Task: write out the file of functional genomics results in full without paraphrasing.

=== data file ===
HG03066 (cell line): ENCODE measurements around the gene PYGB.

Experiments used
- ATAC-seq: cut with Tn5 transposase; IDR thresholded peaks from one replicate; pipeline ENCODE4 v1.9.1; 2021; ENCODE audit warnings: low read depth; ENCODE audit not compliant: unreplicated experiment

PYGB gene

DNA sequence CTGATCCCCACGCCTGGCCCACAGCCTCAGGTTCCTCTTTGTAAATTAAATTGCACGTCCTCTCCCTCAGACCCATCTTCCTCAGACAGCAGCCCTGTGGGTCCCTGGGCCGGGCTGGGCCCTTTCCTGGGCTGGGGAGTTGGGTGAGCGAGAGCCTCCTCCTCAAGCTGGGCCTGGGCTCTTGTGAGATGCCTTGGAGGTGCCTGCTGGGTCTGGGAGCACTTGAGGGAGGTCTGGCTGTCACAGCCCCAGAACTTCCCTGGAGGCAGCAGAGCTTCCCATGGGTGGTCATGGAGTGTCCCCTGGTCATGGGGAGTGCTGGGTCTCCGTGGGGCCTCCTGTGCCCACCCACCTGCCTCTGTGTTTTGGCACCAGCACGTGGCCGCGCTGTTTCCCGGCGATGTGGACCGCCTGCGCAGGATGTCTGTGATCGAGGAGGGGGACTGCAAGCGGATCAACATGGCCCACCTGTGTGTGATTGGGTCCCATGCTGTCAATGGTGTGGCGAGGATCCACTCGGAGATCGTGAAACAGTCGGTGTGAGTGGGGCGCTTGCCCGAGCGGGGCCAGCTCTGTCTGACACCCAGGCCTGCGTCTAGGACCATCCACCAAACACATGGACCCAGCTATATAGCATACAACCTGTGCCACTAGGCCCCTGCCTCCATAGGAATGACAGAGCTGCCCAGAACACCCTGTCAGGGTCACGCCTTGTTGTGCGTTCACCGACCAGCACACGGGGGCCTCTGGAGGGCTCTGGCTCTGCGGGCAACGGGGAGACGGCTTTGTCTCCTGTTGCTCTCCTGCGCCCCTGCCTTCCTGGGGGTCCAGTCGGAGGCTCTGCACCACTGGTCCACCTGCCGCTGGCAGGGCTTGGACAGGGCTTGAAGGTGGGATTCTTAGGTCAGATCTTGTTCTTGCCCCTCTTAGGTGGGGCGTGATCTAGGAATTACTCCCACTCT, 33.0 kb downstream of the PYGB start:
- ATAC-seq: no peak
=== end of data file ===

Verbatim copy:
HG03066 (cell line): ENCODE measurements around the gene PYGB.

Experiments used
- ATAC-seq: cut with Tn5 transposase; IDR thresholded peaks from one replicate; pipeline ENCODE4 v1.9.1; 2021; ENCODE audit warnings: low read depth; ENCODE audit not compliant: unreplicated experiment

PYGB gene

DNA sequence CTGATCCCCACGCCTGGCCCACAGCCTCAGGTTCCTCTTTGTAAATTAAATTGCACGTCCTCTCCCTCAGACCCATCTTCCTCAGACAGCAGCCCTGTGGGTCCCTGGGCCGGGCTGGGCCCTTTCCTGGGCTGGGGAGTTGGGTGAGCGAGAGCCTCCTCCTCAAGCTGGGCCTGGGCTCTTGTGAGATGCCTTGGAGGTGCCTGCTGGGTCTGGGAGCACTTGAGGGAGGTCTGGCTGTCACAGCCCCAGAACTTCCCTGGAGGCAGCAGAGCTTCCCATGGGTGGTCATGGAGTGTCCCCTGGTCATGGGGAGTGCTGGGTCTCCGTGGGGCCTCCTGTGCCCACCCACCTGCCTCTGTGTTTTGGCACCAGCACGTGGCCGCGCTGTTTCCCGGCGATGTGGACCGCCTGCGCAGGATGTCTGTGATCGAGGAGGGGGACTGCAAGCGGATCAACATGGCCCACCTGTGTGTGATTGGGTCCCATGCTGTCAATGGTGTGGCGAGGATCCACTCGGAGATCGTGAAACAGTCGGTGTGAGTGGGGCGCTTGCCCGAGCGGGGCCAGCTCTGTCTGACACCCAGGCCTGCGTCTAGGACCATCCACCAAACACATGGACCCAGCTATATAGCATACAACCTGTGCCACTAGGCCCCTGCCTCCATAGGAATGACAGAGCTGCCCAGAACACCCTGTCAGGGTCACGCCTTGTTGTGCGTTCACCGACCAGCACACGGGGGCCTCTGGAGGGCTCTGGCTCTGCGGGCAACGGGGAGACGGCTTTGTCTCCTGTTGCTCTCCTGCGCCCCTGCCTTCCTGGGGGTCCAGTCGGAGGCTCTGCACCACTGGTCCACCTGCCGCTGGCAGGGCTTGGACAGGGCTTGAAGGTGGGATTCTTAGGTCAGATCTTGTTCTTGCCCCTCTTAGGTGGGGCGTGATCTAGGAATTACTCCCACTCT, 33.0 kb downstream of the PYGB start:
- ATAC-seq: no peak